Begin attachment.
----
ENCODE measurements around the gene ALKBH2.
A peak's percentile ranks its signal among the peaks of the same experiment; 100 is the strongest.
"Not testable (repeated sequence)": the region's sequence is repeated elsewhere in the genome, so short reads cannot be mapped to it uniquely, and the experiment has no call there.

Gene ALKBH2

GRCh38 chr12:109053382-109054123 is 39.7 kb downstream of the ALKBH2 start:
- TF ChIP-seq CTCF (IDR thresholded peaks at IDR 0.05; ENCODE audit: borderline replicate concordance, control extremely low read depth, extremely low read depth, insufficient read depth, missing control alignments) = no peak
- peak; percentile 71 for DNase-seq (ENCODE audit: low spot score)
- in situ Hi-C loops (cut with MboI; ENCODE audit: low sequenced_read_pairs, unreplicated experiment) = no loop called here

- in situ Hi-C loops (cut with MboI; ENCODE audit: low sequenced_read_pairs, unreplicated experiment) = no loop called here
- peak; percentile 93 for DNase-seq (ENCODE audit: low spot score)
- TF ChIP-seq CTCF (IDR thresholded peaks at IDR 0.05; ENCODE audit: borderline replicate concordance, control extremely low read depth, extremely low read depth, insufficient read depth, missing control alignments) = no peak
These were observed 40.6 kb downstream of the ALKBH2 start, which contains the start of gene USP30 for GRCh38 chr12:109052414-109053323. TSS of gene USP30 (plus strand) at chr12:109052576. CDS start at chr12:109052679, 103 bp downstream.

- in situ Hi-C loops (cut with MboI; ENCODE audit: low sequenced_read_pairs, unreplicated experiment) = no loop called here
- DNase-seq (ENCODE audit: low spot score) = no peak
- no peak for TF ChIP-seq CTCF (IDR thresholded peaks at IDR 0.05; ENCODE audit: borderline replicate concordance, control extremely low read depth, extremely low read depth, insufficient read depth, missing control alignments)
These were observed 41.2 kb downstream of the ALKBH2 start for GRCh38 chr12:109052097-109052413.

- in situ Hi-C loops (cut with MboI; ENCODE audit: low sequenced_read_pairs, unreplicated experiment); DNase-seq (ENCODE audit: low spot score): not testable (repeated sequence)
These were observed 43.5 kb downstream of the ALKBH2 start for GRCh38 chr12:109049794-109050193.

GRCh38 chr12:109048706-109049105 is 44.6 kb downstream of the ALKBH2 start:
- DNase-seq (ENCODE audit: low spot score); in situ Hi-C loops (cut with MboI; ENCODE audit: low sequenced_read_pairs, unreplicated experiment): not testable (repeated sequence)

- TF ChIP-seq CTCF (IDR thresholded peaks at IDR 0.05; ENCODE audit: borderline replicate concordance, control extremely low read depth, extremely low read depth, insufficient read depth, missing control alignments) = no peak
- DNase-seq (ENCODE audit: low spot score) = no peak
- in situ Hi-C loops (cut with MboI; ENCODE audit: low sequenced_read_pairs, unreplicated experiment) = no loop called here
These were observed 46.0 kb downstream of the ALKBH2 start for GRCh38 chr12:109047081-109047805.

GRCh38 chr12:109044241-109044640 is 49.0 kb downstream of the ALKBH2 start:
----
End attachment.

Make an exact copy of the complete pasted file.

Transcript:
ENCODE measurements around the gene ALKBH2.
A peak's percentile ranks its signal among the peaks of the same experiment; 100 is the strongest.
"Not testable (repeated sequence)": the region's sequence is repeated elsewhere in the genome, so short reads cannot be mapped to it uniquely, and the experiment has no call there.

Gene ALKBH2

GRCh38 chr12:109053382-109054123 is 39.7 kb downstream of the ALKBH2 start:
- TF ChIP-seq CTCF (IDR thresholded peaks at IDR 0.05; ENCODE audit: borderline replicate concordance, control extremely low read depth, extremely low read depth, insufficient read depth, missing control alignments) = no peak
- peak; percentile 71 for DNase-seq (ENCODE audit: low spot score)
- in situ Hi-C loops (cut with MboI; ENCODE audit: low sequenced_read_pairs, unreplicated experiment) = no loop called here

- in situ Hi-C loops (cut with MboI; ENCODE audit: low sequenced_read_pairs, unreplicated experiment) = no loop called here
- peak; percentile 93 for DNase-seq (ENCODE audit: low spot score)
- TF ChIP-seq CTCF (IDR thresholded peaks at IDR 0.05; ENCODE audit: borderline replicate concordance, control extremely low read depth, extremely low read depth, insufficient read depth, missing control alignments) = no peak
These were observed 40.6 kb downstream of the ALKBH2 start, which contains the start of gene USP30 for GRCh38 chr12:109052414-109053323. TSS of gene USP30 (plus strand) at chr12:109052576. CDS start at chr12:109052679, 103 bp downstream.

- in situ Hi-C loops (cut with MboI; ENCODE audit: low sequenced_read_pairs, unreplicated experiment) = no loop called here
- DNase-seq (ENCODE audit: low spot score) = no peak
- no peak for TF ChIP-seq CTCF (IDR thresholded peaks at IDR 0.05; ENCODE audit: borderline replicate concordance, control extremely low read depth, extremely low read depth, insufficient read depth, missing control alignments)
These were observed 41.2 kb downstream of the ALKBH2 start for GRCh38 chr12:109052097-109052413.

- in situ Hi-C loops (cut with MboI; ENCODE audit: low sequenced_read_pairs, unreplicated experiment); DNase-seq (ENCODE audit: low spot score): not testable (repeated sequence)
These were observed 43.5 kb downstream of the ALKBH2 start for GRCh38 chr12:109049794-109050193.

GRCh38 chr12:109048706-109049105 is 44.6 kb downstream of the ALKBH2 start:
- DNase-seq (ENCODE audit: low spot score); in situ Hi-C loops (cut with MboI; ENCODE audit: low sequenced_read_pairs, unreplicated experiment): not testable (repeated sequence)

- TF ChIP-seq CTCF (IDR thresholded peaks at IDR 0.05; ENCODE audit: borderline replicate concordance, control extremely low read depth, extremely low read depth, insufficient read depth, missing control alignments) = no peak
- DNase-seq (ENCODE audit: low spot score) = no peak
- in situ Hi-C loops (cut with MboI; ENCODE audit: low sequenced_read_pairs, unreplicated experiment) = no loop called here
These were observed 46.0 kb downstream of the ALKBH2 start for GRCh38 chr12:109047081-109047805.

GRCh38 chr12:109044241-109044640 is 49.0 kb downstream of the ALKBH2 start: